These books are old. They are full of yellow dog-eared pages. The tell tale trails of over used magic markers highlight notions of what I thought was important at the time. For the most part, I’m still drawn to the same stanzas. This is in spite of the distracting affects of my sporadic application of... Continue Reading →
Notes to Self—A Belated Collection of Professional Insights I really wish I had kept a journal. Not a day-to-day personal diary mind you, but a record of memorable professional and academic experiences over a 40-year career. You know, notes. What were the ups? What were the downs? What did I do right? What could I... Continue Reading →
Cities in California will hopefully start to understand that economic development is more than marketing and the pursuit of retail sales. It is hard to unlearn almost 40 years of history. //www.c-span.org/video/?426816-2/new-urban-crisis
This little book cannot do justice to the intricacies of academic rankings; it can only provide a modest introduction to an extremely immodest world. Every academic belongs to at least three discrete status systems: he is a member of the larger society, of his college or university, and of the group of people who share... Continue Reading →
"(Ben) Franklin believed that education should help people navigate the real world as they entered careers in politics, law, business, and other fields. At the same time, he wanted young men to gain exposure to 'the great outlines of knowledge.' The purpose of their education would be to produce 'true merit,' which meant joining ability... Continue Reading →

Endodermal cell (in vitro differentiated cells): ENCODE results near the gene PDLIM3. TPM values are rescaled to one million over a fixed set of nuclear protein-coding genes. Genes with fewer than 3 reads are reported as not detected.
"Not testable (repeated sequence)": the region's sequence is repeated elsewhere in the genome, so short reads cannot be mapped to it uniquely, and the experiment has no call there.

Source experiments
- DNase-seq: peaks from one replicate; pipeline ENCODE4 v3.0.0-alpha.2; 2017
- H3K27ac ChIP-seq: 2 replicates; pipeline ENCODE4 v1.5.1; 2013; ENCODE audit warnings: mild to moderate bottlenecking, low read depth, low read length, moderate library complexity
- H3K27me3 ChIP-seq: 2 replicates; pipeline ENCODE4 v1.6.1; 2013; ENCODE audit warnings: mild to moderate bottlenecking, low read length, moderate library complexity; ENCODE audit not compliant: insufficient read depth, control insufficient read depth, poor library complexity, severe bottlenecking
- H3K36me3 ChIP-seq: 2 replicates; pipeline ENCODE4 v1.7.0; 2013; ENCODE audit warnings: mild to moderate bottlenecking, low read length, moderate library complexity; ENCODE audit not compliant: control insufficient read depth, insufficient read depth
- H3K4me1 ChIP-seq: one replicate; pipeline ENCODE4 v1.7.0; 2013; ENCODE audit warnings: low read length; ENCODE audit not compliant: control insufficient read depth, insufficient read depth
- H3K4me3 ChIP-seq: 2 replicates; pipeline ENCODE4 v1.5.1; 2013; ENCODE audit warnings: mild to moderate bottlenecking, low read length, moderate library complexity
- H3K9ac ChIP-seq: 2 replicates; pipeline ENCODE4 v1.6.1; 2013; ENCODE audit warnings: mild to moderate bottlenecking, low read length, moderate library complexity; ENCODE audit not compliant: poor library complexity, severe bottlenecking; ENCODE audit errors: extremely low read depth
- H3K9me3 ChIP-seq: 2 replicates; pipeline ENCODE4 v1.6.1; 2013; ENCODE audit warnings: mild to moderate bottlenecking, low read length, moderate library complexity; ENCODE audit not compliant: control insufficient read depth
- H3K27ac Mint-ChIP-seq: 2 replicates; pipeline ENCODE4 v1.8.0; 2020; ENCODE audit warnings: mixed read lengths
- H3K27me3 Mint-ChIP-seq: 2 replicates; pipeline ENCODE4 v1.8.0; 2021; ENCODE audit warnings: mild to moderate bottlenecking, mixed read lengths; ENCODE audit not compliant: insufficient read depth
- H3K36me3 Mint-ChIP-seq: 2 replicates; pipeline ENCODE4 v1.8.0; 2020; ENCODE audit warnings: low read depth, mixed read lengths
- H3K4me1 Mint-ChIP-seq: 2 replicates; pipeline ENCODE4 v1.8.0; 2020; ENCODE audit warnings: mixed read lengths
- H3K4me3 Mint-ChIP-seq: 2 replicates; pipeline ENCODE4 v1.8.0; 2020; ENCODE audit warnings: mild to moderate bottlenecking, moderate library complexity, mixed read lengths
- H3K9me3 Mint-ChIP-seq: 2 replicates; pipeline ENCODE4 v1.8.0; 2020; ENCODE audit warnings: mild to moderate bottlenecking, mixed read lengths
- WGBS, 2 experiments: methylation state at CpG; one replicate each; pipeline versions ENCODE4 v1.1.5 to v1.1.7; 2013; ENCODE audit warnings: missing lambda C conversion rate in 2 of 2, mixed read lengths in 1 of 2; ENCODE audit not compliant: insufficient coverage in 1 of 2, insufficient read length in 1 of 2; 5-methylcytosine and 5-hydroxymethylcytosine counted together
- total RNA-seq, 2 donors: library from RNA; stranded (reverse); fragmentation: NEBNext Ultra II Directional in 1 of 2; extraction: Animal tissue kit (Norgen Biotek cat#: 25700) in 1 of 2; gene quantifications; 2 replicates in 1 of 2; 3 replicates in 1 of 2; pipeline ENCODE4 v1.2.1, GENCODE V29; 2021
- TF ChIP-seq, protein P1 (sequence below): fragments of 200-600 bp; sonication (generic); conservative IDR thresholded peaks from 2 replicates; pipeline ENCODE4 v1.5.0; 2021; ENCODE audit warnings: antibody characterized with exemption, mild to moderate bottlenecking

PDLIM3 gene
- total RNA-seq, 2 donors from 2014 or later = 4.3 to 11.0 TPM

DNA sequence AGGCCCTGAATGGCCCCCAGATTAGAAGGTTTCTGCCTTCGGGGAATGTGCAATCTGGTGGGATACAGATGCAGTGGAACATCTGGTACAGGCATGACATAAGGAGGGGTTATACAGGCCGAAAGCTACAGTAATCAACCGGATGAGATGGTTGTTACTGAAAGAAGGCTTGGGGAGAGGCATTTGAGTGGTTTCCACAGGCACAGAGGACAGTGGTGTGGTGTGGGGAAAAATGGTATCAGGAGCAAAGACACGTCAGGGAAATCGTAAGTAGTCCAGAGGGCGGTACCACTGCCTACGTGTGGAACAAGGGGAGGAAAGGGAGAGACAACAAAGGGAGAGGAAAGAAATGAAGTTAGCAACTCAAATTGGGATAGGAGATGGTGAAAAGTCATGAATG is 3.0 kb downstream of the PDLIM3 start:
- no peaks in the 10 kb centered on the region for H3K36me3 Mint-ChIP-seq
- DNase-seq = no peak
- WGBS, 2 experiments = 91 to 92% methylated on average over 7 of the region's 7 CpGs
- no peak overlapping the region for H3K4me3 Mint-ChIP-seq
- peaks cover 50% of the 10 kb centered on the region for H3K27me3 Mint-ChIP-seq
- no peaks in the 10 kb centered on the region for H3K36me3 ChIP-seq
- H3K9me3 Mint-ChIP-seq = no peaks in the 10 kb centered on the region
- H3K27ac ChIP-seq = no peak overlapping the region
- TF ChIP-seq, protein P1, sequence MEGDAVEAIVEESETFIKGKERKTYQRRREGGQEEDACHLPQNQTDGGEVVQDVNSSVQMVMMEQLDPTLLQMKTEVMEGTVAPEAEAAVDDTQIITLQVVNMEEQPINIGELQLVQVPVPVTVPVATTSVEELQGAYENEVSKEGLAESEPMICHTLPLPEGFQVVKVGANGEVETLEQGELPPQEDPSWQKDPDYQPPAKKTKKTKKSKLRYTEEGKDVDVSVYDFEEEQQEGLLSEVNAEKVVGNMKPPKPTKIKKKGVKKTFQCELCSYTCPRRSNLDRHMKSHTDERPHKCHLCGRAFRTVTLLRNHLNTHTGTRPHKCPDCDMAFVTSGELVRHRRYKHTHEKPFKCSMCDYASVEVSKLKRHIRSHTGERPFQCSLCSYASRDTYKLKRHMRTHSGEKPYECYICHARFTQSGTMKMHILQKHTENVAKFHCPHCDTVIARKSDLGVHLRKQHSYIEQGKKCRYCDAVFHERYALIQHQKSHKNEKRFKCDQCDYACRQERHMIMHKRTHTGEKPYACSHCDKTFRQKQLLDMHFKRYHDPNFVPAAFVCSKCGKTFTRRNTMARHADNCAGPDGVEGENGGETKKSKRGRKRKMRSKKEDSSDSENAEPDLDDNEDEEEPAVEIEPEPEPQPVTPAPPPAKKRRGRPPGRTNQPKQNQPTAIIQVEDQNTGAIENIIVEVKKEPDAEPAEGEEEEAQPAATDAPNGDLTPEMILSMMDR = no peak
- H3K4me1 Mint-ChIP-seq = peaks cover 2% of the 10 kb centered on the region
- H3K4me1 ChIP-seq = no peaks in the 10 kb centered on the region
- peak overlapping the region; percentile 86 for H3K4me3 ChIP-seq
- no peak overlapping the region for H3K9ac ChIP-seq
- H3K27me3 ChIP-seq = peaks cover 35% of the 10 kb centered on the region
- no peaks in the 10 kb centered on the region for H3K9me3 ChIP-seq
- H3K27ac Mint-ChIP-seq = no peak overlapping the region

I would suggest that each and everyone of you interested in the day to day life of a city manager read this book. If I didn't know better, John Thompson was a fly on the wall in my office when I was a city manager. A good read with great insights.
City Power--Urban Governance in a Global Age Challenges conventional theories of city power Articulates a vision of the democratic city appropriate for the new urban age Celebrates urban politics and argues for its relevance and salience in the age of global capital A thorough examination of the law and politics of the city and how... Continue Reading →
Tkacz’s book is an important reminder to be critical of any discourse that advocates technology as a one-solution-fits-all quick fix. Those in the public sector seeking to advance communication and public discourse must keep the tools of technology in perspective. via Public Books — Open Markets, Open Projects: Wikipedia and the Politics of Openness.